End-to-End Dogma

One piece of required reading on Internet Architecture is the literature on End-to-End arguments. The canonical paper was End-to-End Arguments in System Design by Salzer, Reed, and Clark, which was substantially clarified by Clark’s follow-up, Rethinking the design of the Internet: The end to end arguments vs. the brave new world. Tim Moors offered a thoughtful critique, A Critical Review of “End-to-end arguments in system design” which makes this argument about Congestion Control:

In today’s Internet, congestion control is primarily implemented in end-systems: Most traffic is carried by TCP, which employs a Slow Start algorithm [21] to try to avoid congestion, uses the rate of acknowledgement return to estimate the permissible transmission rate, and interprets packet loss as indicating congestion that requires that the source throttle its transmissions. The only network support is some Random Early Discard devices that reinforce TCP’s behavior by signaling the onset of congestion by discarding packets. However, congestion control is not amenable to end-to-end implementation for the following reasons: First, like routing, congestion is a phenomenon of the network, and since multiple endpoints share the network, it is the network that is responsible for isolating endpoints that offer excessive traffic so that they do not interfere with the ability of the network to provide its service to other endpoints. Second, it is naive in today’s commercial Internet to expect endpoints to act altruistically, sacrificing the performance that they receive from the network in order to help the network limit congestion. The end-to-end arguments that enable the success of peer-to-peer applications also allow the rapid proliferation of applications that do not behave in a “TCP friendly” manner. It is cavalier to allow the commercially valuable Internet to be susceptible to such risks. The requirement that the transport layer implement congestion control also prevents the use of active networking to make transport layers configurable [22]. Summarizing these first two reasons: even though the network is responsible for controlling congestion, it has no reason to trust that endpoints will cooperate in controlling congestion.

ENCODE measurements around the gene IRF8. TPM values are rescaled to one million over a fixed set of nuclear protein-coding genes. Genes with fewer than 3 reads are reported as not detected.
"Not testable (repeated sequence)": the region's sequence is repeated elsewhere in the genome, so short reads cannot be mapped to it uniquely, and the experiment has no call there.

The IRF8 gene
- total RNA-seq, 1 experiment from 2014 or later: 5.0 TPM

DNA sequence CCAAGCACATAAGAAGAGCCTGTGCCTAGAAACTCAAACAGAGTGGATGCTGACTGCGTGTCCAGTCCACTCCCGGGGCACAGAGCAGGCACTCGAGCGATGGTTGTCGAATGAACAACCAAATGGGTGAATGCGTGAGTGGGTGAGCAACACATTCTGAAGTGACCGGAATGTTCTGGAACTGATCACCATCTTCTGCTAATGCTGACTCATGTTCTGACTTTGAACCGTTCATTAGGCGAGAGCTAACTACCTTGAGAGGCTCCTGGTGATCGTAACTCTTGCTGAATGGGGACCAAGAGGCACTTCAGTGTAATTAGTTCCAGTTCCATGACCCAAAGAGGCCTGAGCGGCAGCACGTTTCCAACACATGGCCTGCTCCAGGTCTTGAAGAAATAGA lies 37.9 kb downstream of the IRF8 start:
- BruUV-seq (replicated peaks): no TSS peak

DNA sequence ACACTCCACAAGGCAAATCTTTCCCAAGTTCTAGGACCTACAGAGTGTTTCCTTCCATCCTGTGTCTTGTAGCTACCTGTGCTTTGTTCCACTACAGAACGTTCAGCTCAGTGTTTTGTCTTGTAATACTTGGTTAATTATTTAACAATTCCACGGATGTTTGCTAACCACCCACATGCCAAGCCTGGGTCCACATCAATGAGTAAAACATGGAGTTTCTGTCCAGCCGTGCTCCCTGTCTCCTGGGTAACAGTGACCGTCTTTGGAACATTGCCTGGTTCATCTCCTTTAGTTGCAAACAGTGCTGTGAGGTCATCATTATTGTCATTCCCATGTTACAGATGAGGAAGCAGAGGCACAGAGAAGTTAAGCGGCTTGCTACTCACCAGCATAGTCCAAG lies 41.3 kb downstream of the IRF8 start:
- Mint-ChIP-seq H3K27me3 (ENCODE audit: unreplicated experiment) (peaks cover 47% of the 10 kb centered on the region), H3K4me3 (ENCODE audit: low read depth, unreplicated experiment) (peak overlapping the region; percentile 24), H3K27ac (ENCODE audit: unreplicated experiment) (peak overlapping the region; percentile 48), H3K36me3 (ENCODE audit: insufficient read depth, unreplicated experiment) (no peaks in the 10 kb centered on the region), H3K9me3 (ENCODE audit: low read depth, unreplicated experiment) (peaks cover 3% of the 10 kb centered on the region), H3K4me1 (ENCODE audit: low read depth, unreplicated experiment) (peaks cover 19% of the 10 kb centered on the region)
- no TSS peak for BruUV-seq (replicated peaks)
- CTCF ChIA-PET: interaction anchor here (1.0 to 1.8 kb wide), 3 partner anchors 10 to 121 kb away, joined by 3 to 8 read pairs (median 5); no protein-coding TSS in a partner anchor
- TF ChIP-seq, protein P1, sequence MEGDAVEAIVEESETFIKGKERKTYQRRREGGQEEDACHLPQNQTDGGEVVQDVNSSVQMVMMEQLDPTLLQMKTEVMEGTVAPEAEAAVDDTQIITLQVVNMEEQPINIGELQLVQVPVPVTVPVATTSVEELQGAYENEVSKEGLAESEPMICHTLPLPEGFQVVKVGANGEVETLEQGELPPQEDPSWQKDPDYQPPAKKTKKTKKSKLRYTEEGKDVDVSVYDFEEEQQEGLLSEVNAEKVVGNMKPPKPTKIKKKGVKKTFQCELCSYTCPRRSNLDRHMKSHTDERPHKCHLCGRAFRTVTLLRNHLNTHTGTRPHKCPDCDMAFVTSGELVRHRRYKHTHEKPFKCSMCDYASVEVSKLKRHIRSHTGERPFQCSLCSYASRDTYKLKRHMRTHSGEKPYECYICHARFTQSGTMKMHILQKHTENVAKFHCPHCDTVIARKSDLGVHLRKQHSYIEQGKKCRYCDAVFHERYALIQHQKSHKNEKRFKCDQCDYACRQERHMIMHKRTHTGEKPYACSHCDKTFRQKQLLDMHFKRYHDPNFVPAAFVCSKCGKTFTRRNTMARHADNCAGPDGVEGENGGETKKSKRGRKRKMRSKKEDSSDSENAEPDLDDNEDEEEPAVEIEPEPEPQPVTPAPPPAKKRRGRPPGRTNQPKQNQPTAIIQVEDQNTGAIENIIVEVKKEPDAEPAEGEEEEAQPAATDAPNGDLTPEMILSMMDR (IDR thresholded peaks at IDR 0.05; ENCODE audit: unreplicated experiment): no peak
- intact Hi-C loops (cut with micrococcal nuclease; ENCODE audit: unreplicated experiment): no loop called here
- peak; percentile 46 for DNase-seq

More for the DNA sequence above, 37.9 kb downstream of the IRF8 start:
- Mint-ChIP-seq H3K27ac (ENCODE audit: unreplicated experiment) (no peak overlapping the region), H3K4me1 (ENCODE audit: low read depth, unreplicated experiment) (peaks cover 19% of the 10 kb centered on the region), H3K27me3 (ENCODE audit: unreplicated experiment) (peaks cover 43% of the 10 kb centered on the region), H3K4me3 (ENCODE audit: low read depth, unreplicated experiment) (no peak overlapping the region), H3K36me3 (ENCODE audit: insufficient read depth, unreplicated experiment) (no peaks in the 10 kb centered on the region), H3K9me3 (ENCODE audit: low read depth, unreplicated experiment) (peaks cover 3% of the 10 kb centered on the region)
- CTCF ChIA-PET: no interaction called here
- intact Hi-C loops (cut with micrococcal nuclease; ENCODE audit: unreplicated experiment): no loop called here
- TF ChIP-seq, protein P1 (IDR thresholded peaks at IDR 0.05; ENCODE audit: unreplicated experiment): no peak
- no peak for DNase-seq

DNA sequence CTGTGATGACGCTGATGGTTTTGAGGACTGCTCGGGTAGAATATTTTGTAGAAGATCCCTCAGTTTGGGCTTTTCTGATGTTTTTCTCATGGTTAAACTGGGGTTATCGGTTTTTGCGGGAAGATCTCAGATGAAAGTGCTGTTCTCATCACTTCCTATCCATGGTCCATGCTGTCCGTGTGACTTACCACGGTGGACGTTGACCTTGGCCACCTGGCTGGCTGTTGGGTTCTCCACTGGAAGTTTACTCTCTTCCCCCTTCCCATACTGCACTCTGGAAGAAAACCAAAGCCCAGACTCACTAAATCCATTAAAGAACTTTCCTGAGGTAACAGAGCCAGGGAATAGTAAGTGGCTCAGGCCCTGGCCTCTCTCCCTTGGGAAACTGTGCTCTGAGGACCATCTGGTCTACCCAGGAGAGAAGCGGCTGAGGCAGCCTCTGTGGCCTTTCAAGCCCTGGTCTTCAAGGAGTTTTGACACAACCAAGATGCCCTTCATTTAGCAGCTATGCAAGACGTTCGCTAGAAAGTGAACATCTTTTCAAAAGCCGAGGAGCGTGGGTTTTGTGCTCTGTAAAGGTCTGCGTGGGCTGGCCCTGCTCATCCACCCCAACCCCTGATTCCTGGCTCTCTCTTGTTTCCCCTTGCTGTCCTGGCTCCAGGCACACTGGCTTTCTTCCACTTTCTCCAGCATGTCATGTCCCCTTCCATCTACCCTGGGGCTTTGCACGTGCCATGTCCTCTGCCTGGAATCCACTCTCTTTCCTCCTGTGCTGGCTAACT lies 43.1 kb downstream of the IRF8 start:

A third argument against endpoint implementation of congestion control is that it is inappropriate for certain networks, leading to an unnecessary performance penalty. For example, Slow Start unnecessarily impedes sources that are transmitting on optical circuits (which don’t congest), Media Access Control protocols already provide congestion control for traffic that is local to a LAN, and the assumption that packet loss indicates congestion is invalid for wireless networks in which appreciable loss may also occur due to noise. Fourth, the transport layer lacks the innate ability to detect that congestion is imminent; it can only detect the possible presence of congestion, e.g. through observing packet loss. Schemes such as RED may signal imminent congestion, but they do so by unnecessarily discarding traffic for which the network has already spent resources partially delivering. Fifth, endpoints that implement congestion control separately must independently re-learn the network state, leading to excessively cautious behavior. Finally, while the endpoint may know how it would like to adapt to congestion, it is the network that knows when and where adaptation is needed [23], and should be responsible for ensuring that adaptation occurs. Thus, congestion control is one function that is not well suited to end-to-end implementation.

Like many things designed 40 years ago, the Internet carries design mistakes. These can be corrected, and we’ll all be better off if they are.

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